Another kind of surprise from the Los Angeles Department of Water and Power. The mega utility has come up with what seems to be a first – a pumping rate that is a wide range of acre feet.
LADWP Delivered a draft operations plan for 2012-2013 to the Inyo County Water Department on Friday, as required by the Long Term Water Agreement. As they do every year, this year DWP says their plan is consistent with the “management strategy” of the water agreement. The goal, they write, is environmental protection and a reliable water source for LA.
First, LA reveals the Eastern Sierra Runoff Forecast. For April through September, they say runoff is forecast to be 170,300 acre feet or 56% of the long-term average runoff. They say it another way as 65% of the long-term average runoff value or 268,400 acre feet.
Every year, LA reports how much water they say they can pump from the Owens Valley under the terms of the water agreement but don’t. This year it’s 135,840 acre feet. It’s never clear why LA refers to and keeps track of pumping they consider “available” to them under the water agreement – a pumping amount they never take, and Inyo County does not agree with LA on this.
The operations plan says LADWP plans to pump “between 61,900 and 88,000 acre feet of groundwater during the runoff year.” But, then the document says that LA will monitor the Owens Valley and see if “further changes to the planned range of pumping are needed.” LA also describes their plans as “conservative pumping.” The document also says that LADWP plans to “pump no more than between 46% and 65% of groundwater made available under the Water Agreement” although the Standing Committee, they say, may decide to make further reductions.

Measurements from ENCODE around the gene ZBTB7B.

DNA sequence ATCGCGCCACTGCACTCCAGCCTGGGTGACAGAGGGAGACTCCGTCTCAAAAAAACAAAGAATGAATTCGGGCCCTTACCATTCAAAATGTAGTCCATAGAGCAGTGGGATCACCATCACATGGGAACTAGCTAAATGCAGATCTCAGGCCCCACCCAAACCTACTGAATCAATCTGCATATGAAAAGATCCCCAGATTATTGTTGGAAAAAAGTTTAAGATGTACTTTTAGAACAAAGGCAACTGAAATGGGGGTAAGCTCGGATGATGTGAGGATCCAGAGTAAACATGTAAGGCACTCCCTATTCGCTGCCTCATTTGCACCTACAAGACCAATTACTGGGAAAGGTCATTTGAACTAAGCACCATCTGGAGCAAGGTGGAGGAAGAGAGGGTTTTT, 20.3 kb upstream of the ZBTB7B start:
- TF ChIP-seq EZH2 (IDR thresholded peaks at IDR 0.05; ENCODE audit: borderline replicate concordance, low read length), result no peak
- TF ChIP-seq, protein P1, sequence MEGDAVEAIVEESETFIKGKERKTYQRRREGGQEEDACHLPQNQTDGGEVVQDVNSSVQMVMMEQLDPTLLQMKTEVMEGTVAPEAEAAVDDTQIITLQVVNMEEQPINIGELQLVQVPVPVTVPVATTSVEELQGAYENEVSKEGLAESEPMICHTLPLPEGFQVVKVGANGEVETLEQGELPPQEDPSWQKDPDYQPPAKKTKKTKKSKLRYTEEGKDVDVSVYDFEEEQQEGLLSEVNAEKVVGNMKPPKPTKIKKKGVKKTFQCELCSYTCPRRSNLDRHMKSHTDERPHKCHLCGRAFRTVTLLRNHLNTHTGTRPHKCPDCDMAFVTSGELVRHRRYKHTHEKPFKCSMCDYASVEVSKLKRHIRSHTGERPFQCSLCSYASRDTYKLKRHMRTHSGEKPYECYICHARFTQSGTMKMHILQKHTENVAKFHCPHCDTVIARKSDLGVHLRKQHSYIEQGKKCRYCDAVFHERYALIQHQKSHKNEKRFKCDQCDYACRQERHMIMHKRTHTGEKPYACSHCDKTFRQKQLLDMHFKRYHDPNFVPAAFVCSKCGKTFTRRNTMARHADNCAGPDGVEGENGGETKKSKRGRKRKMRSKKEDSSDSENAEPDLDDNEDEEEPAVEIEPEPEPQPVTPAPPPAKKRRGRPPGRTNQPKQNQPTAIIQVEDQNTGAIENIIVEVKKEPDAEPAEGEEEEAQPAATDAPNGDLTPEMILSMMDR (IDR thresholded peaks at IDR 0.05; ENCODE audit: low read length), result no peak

LA also says they are complying with the Green Book of the water agreement which tells when to turn pumps off to protect the environment. However, both Inyo and LADWP have publicly stated that they do not believe the Green Book works.
Inyo County has until April 30th to respond to the LADWP draft plan.
Meanwhile, LA has initiated a Dispute Resolution process on pumping from Enhancement/ Mitigation wells. They claim the pumped water doesn’t add up to the amount the projects are using and that they have to use surface water or other wells on the projects. LA apparently doesn’t like the fact that some wells near mitigation projects are in off status, since they are in danger of harming the environment. Inyo Water Director Bob Harrington said Inyo needs more information. LA has been keeping track of what it considers a pumping deficit in relation to mitigation projects of 180,000 acre feet over the years. One more disagreement in a long line of many.